© Copyright Policy
Related In: Results  -  Collection

License
getmorefigures.php?uid=PMC4383625&req=5

pone.0122900.g002: Evolution of body weight and plasma albumin levels in 12 Gy-irradiated rats with hind limbs or head protection.A: Body weight evolution for controls (5 rats) and 12 Gy-irradiated rats with either hind limbs (5 rats) or head protected (4 rats). All rats received antibiotic support (Enrofloxacin). Measurements of body weight were performed every 2–3 days. The arrow on the graph indicates late average body weight loss for hind limbs-protected rats. The evolution of body weight is represented for rat groups euthanized 101 days after irradiation. The same body weight evolution was observed for all groups of hind limbs-, head-protected and control rats euthanized earlier after irradiation. (*** (p0.001) significant versus control + enrofloxacin; § (p<0.05): significant versus head-protected). B: Kinetic analysis of plasma albumin levels in 12 Gy-irradiated rats with hind limbs or head protection. Plasma albumin levels were measured using a Hitachi 912 automatic analyser. For each day post-irradiation (1, 4, 10, 21, 31, 37, 50, 59, 71, 101), data represent average values obtained from the plasma of 4–5 hind limbs-protected rats, 4–5 head-protected rats and 5 age-matched control rats from the same batch. All animals were treated with Enrofloxacin. (** (p<0.01); * (p<0.05); n.s.: not significant).

Mentions: Control and irradiated rats were weighed every 2–3 days. As shown in Fig. 2A, both hind limbs- and head-protected rats exhibited severe and rapid body weight loss until 8 days post-irradiation, due to acute radiation syndrome. This was followed by a recovery phase for both groups of irradiated rats. However, a second late phase of body weight loss, starting about 45 days post-irradiation, was observed in hind limbs-protected rats only (arrow in Fig. 2A). At 59 days post-irradiation, average body weight of hind limbs-protected rats was significantly reduced when compared to head-protected animals, while average body weight of both hind limbs- and head-protected irradiated rats was significantly reduced when compared to age-matched controls. Age-matched control rats receiving antibiotic support exhibited continuous body weight increase throughout the time course of experiments, as can be expected from rats fed ad libitum (Fig. 2A).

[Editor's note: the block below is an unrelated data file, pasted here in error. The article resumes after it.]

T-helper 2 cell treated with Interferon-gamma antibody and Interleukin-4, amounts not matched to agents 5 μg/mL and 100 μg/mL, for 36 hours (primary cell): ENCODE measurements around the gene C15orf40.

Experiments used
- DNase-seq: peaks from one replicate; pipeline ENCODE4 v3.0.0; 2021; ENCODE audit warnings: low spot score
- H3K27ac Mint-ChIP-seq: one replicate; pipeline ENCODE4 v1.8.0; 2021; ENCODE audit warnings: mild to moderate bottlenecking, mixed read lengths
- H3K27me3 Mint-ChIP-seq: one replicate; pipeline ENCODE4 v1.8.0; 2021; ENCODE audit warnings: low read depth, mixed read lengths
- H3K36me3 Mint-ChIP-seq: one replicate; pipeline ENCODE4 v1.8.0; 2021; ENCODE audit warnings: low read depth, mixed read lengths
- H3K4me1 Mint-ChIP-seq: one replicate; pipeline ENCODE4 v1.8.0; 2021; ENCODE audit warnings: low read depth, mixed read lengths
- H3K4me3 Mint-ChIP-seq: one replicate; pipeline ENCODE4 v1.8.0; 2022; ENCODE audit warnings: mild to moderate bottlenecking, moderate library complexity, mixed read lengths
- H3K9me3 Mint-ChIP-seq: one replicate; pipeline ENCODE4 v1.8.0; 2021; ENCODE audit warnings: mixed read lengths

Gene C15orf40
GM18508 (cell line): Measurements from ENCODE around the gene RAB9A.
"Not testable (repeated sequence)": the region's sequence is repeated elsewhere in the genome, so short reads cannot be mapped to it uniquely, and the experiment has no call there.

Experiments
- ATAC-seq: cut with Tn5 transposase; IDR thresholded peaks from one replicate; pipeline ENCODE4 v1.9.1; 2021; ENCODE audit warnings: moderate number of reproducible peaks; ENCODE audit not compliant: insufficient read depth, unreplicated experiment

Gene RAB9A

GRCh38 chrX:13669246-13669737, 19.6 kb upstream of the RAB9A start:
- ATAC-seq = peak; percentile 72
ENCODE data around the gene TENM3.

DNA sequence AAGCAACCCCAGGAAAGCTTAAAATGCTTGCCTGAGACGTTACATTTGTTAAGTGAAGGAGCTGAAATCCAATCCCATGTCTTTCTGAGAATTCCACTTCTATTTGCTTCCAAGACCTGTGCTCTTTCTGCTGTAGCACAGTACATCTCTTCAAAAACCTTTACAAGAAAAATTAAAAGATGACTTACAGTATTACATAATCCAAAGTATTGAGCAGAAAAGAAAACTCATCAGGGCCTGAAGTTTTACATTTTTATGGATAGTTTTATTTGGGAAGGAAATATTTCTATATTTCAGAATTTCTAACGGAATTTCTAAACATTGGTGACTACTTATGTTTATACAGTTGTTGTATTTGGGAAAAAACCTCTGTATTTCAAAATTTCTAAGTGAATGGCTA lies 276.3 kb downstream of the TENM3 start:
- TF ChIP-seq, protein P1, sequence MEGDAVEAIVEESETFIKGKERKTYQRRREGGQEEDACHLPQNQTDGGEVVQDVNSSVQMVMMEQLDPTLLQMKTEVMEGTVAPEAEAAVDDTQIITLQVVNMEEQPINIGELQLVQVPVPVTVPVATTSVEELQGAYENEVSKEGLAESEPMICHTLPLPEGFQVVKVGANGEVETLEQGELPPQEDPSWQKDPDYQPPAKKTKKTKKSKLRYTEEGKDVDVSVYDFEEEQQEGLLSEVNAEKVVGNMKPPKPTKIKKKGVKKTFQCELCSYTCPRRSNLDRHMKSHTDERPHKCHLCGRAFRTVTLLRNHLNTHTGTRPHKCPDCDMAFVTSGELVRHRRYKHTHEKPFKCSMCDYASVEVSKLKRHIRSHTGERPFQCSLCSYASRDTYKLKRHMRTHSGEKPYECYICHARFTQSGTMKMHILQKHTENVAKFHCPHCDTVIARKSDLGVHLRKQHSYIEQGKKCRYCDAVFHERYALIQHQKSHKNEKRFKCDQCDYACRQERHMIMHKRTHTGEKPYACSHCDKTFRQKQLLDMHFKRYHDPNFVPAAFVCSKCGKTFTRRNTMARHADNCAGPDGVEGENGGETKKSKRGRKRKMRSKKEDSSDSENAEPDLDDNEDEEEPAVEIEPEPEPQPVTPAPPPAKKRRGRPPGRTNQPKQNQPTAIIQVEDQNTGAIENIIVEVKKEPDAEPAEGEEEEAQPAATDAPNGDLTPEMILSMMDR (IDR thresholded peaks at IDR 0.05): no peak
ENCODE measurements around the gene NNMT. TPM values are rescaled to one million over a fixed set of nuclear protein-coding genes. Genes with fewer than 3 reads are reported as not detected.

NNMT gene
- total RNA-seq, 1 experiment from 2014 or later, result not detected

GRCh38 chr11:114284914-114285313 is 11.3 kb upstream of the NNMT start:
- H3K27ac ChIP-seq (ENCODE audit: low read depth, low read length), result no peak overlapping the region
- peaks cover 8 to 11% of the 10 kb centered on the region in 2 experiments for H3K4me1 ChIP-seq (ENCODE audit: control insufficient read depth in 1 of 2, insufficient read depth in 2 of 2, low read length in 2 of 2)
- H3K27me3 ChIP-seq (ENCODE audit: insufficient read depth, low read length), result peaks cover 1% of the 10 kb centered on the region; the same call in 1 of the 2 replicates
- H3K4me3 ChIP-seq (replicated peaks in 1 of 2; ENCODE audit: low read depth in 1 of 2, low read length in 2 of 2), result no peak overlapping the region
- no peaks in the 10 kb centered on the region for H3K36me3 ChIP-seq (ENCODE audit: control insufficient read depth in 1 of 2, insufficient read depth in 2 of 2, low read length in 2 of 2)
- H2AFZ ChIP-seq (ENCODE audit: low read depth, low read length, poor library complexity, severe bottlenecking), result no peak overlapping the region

The extent of irradiation-induced long-term visceral organ damage depends on cranial/brain exposure.

Boittin FX, Denis J, Mayol JF, Martigne P, Raffin F, Coulon D, Grenier N, Drouet M, Hérodin F - PLoS ONE (2015)